Monday, July 23, 2007

Meanwhile, Back In The Middle Ages....

On my way to the beach on Saturday morning I stopped to buy the paper and was stunned to see the headlines about the seizure of an entire edition of the satirical magazine El Jueves. The reason for this drastic action was that the front page was allegedly insulting to the Spanish royal family with its cartoon of Prince Felipe “pleasuring” his wife (I think that’s the royal way to say it?). The move was ordered by judge Juan del Olmo, who was the investigating magistrate for the Madrid bombings and who is now showing alarming signs of wanting to be one of these judges for whom the day to day judicial routine is never going to be enough. Now I knew there was a crime of insulting the royals, but I thought until now that it was just something that they dragged out whenever they needed to lay charges against Batasuna’s leadership. The prosecutors have confirmed their intention this afternoon to charge those responsible for the cartoon.

A seizure of this kind is reminiscent of other times with the police being sent out to grab every copy they can find; one of the worst things about it is the claim proudly made by prosecutors that they acted of their own accord, without any pressure from the royal family. Effectively they are saying that if they voluntarily sweep the path under the royal foot then they are demonstrating greater dignity and independence than if they are obliged to do it. I’m not sure I get that one. The response from the government and many others has been pathetically timid, with the vice president of the government shamefully declaring the other day that the right to free expression had to be limited by “respect” for institutions; in other words you can say what you want as long as it’s not against the powerful.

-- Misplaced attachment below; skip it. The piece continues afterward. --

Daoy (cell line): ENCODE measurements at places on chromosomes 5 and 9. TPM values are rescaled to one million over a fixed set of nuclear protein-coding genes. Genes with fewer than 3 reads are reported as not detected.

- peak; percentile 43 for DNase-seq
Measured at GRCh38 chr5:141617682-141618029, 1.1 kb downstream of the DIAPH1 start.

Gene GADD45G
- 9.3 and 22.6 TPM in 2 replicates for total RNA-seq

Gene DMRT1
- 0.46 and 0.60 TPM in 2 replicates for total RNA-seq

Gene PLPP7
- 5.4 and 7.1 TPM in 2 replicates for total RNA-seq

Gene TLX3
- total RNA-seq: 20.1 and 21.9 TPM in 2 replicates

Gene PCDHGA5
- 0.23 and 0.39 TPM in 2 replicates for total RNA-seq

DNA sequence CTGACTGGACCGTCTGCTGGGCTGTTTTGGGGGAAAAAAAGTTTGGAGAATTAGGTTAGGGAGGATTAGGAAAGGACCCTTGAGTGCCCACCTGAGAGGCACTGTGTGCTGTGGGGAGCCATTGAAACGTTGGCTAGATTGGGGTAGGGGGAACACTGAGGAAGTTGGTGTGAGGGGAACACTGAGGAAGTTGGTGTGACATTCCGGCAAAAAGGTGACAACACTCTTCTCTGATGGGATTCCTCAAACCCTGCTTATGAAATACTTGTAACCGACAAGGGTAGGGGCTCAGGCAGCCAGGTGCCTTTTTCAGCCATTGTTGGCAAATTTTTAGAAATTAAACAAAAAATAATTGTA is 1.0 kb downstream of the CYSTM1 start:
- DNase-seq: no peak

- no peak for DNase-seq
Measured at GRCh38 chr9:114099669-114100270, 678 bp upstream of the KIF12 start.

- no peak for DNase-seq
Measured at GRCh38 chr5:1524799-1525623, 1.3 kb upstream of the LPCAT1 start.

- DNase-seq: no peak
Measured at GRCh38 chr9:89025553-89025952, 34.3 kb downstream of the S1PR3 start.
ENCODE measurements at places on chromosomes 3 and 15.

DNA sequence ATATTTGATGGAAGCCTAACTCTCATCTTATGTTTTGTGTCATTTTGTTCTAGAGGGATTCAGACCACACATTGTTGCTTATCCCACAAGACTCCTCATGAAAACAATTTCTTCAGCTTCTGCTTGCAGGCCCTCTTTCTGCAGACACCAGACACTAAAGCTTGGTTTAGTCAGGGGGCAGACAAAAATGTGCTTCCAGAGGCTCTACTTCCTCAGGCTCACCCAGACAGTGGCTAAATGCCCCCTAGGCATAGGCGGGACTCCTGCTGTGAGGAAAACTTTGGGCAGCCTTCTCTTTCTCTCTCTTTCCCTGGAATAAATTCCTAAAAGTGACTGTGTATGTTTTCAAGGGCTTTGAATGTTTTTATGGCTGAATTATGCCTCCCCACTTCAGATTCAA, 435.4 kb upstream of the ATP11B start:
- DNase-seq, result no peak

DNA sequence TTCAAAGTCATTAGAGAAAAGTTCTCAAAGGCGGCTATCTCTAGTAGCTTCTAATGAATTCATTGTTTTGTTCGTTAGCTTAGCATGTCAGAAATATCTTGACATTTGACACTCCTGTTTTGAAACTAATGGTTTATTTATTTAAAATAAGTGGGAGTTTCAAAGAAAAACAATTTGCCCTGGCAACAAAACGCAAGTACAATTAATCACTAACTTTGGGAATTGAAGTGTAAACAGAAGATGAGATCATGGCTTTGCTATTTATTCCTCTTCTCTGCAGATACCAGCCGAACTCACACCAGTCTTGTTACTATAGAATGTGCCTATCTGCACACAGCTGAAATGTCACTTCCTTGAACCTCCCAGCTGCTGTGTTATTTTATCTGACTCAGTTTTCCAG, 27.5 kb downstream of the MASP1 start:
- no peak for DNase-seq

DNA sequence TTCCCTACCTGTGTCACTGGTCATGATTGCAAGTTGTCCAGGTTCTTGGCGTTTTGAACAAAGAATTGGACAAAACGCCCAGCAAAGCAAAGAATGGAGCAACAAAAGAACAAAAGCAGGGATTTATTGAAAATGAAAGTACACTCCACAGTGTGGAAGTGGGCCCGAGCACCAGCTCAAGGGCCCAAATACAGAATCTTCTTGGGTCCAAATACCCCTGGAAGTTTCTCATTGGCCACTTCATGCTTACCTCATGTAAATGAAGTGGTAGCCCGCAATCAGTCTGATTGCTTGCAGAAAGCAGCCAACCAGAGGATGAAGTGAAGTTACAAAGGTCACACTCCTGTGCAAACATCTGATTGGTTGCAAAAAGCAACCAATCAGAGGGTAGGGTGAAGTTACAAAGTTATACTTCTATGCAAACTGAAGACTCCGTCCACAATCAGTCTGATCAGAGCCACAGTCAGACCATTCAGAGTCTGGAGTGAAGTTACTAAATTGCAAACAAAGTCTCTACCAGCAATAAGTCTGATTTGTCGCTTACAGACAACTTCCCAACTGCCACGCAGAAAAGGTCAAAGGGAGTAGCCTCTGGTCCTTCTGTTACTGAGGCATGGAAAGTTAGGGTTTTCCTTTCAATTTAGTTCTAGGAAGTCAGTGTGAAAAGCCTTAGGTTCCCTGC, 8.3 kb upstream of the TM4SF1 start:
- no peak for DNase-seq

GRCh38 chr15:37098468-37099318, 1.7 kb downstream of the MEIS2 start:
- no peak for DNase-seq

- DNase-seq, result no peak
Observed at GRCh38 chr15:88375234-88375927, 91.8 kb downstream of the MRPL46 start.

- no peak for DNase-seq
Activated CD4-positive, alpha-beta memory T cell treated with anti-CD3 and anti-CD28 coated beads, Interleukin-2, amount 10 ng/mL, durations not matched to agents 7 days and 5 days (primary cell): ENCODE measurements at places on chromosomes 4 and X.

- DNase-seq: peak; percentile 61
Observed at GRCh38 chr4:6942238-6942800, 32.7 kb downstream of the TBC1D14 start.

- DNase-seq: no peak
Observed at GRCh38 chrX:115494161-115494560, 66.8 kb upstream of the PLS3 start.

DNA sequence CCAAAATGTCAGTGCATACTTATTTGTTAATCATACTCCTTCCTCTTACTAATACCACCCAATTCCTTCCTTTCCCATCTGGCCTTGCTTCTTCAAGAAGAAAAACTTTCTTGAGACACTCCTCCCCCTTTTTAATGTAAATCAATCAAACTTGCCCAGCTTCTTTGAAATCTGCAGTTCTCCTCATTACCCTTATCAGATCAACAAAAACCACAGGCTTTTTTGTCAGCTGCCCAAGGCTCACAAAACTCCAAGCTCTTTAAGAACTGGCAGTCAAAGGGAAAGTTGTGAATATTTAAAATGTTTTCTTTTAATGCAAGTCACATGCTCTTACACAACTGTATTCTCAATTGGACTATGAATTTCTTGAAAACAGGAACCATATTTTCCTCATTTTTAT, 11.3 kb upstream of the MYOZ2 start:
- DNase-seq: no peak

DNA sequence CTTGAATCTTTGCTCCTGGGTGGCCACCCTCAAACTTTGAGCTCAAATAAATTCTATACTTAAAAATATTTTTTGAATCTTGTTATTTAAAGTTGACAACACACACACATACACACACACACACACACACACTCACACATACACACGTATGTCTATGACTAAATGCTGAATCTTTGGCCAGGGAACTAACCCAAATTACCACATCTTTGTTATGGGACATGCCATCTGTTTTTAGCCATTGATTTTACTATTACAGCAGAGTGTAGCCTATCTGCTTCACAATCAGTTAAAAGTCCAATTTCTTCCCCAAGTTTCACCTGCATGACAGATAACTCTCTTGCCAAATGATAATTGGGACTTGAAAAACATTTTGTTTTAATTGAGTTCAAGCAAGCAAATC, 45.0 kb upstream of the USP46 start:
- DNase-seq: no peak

The object of the satire is only partly the prince, it is aimed equally at the proposal by the Spanish government to pay €2500 for each newborn child. The universal nature of the benefit does, I suppose, mean that even members of the royal family would be eligible; and given their recent prolific breeding habits they could do quite nicely out of it. Those who think that the royal family is just a harmless medieval decoration should think again when it starts being used as a reason to seize publications and close down web sites. There are already plenty of reasons to justify a republic; we don’t need to be offered more. Anyway, judge the “offence” for yourselves:


Rab said...

Well, there has been some improvement: 100 years ago, they sent the Army to another satirical magazine in Barcelona for this joke:

The Wikipedia has a very short article:

This is the kind of “democracy” Spain is: not content with banning newspapers, political parties, and other social organisations, now a satirical magazine is being sequestrated by a judge. This is the half-baked democracy we inherited from Franco.

If this had happened in Turkey, many in the Spanish media and politics would have been very quick to jump and explain why Turkey is not fit to join the EU. Double standards methinks. Alas, Spain is much more like Turkey and less like a modern Western democracy as this shameful episode exposes.

Graeme said...

I think you have to put it into context Rab, I'm not convinced that Spanish justice is particularly worse than many other countries and draconian powers exist everywhere; it's the abuse of those powers that we are seeing in this case. Britain, for example, has all sorts of archaic laws still on the statute book and available for use.

This is the first time in many years that a newspaper or magazine has been seized like this and it could the be the beginning of the end for judges to have this power. Apparently Del Olmo ordered the police to seize the plates used to print the magazine, I'm not sure whether the police are still looking for them but probably someone has now gently informed the judge that printing technology has changed slightly since the times when the use of such measures was more common. The country has changed greatly too, whatever the many faults of the transition and despite the efforts of those who would hold it back.